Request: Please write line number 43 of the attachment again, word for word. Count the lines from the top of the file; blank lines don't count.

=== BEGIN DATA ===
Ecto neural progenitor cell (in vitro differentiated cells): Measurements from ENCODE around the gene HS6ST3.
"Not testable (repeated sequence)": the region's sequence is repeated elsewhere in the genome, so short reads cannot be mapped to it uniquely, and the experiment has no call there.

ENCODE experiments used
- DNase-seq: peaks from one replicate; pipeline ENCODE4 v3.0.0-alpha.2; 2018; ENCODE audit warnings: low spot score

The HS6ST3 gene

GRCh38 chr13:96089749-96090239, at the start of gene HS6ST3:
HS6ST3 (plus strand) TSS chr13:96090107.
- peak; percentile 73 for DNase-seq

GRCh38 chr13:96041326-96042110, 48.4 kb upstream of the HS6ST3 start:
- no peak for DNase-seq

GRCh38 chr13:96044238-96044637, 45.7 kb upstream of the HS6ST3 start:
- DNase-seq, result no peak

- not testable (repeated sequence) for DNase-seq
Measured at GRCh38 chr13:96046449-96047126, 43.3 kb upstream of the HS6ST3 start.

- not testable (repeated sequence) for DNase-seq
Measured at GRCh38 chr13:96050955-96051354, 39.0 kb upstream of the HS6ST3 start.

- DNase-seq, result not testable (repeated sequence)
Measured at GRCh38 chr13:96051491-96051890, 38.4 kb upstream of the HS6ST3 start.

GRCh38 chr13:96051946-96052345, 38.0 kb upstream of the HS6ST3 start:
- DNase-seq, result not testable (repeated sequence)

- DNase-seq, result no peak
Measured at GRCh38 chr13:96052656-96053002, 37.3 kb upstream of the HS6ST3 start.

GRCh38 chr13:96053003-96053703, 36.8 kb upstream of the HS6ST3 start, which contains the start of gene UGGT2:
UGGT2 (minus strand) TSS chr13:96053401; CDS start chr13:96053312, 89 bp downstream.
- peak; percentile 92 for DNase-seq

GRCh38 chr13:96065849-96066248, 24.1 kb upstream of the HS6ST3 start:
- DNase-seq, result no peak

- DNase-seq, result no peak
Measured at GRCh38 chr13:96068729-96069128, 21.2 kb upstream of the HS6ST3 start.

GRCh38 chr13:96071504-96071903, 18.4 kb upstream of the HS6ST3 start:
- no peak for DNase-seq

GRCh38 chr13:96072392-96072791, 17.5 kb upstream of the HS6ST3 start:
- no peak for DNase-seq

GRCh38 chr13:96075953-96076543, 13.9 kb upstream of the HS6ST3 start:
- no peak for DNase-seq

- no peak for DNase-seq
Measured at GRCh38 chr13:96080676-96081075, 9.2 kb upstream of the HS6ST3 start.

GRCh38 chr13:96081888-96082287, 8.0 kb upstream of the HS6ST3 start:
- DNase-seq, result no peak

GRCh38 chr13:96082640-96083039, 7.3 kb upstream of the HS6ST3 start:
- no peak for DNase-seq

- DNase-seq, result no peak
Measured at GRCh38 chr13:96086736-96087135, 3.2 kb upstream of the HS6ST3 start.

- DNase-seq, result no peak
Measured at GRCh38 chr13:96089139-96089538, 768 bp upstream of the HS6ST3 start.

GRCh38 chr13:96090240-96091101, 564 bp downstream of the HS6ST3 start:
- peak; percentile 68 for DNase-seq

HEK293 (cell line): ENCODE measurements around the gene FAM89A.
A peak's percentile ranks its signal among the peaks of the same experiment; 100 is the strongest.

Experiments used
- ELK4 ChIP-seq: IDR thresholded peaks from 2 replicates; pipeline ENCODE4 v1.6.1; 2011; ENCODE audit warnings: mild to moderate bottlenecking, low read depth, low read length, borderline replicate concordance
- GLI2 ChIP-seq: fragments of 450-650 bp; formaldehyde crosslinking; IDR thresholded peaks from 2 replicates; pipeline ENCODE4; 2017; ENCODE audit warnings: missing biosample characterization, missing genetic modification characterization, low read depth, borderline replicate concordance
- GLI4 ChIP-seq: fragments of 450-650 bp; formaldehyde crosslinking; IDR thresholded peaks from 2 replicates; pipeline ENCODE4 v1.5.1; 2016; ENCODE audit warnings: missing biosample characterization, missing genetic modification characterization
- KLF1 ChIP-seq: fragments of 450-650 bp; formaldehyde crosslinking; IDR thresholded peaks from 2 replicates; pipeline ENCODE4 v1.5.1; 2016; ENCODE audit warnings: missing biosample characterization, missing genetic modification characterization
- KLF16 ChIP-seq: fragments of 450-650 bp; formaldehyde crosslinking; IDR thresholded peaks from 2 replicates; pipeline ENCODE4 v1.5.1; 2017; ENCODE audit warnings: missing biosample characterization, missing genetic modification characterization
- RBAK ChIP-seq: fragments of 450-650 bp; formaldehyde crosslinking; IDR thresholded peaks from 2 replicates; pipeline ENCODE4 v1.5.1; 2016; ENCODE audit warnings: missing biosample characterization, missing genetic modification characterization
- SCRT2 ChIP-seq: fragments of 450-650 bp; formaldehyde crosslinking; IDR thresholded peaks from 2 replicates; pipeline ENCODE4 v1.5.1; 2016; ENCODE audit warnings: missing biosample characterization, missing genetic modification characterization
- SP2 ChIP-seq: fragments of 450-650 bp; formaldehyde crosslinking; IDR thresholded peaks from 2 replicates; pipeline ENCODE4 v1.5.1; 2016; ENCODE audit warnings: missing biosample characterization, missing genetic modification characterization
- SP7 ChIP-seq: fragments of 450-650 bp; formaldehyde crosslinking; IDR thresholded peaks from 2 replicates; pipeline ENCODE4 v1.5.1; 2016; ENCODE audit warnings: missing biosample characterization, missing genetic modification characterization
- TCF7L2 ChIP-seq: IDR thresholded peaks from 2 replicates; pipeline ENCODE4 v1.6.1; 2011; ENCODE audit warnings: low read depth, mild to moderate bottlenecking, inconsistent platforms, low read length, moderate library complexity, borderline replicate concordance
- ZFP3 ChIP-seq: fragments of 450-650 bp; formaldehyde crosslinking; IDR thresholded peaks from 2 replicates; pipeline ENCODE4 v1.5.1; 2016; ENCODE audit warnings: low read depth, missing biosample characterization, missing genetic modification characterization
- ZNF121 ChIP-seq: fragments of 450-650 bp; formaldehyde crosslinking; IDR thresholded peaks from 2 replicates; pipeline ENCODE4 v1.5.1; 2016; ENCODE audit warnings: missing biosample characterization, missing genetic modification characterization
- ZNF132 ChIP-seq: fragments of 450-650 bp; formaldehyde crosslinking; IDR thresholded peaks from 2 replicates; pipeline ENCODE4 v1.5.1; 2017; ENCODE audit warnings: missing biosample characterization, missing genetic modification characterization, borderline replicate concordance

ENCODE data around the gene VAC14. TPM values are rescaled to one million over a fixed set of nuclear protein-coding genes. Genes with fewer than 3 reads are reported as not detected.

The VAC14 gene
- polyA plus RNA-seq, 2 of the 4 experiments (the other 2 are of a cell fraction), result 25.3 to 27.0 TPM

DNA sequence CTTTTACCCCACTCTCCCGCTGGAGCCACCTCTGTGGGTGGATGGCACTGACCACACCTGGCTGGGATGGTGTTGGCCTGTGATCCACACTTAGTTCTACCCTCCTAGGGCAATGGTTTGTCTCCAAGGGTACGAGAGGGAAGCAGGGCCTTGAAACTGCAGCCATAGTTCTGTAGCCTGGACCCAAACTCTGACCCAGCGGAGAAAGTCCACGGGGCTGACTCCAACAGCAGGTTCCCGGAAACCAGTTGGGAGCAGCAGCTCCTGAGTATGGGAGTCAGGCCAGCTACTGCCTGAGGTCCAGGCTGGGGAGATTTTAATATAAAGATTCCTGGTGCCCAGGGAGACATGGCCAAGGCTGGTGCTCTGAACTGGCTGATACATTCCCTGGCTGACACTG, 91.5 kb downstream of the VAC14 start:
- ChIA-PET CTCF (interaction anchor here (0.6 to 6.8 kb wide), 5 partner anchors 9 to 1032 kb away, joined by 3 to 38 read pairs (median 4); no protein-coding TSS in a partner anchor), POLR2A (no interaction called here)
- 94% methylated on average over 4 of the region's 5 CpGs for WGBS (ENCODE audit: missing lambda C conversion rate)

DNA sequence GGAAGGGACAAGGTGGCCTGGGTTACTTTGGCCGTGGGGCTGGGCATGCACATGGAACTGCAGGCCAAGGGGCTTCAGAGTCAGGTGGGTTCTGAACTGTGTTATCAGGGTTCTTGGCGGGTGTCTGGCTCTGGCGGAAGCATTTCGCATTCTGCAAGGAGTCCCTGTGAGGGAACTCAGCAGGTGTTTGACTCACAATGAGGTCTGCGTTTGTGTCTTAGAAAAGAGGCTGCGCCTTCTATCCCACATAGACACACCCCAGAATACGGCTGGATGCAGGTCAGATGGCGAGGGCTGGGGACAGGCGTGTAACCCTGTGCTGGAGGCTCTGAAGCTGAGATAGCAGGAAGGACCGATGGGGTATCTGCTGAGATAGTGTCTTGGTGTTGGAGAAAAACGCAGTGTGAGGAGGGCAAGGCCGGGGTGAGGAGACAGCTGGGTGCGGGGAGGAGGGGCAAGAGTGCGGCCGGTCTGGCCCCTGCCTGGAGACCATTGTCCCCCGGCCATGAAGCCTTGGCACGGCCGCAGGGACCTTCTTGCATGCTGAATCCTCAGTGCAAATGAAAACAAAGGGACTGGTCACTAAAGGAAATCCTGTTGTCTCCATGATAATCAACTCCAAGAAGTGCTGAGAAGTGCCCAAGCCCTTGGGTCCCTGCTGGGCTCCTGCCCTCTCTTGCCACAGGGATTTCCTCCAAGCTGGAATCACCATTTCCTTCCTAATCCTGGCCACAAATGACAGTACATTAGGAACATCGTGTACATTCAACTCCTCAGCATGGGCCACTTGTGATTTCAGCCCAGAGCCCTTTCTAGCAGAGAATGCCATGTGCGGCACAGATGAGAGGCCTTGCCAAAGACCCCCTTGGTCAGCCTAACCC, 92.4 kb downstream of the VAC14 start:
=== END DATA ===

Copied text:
Measured at GRCh38 chr13:96086736-96087135, 3.2 kb upstream of the HS6ST3 start.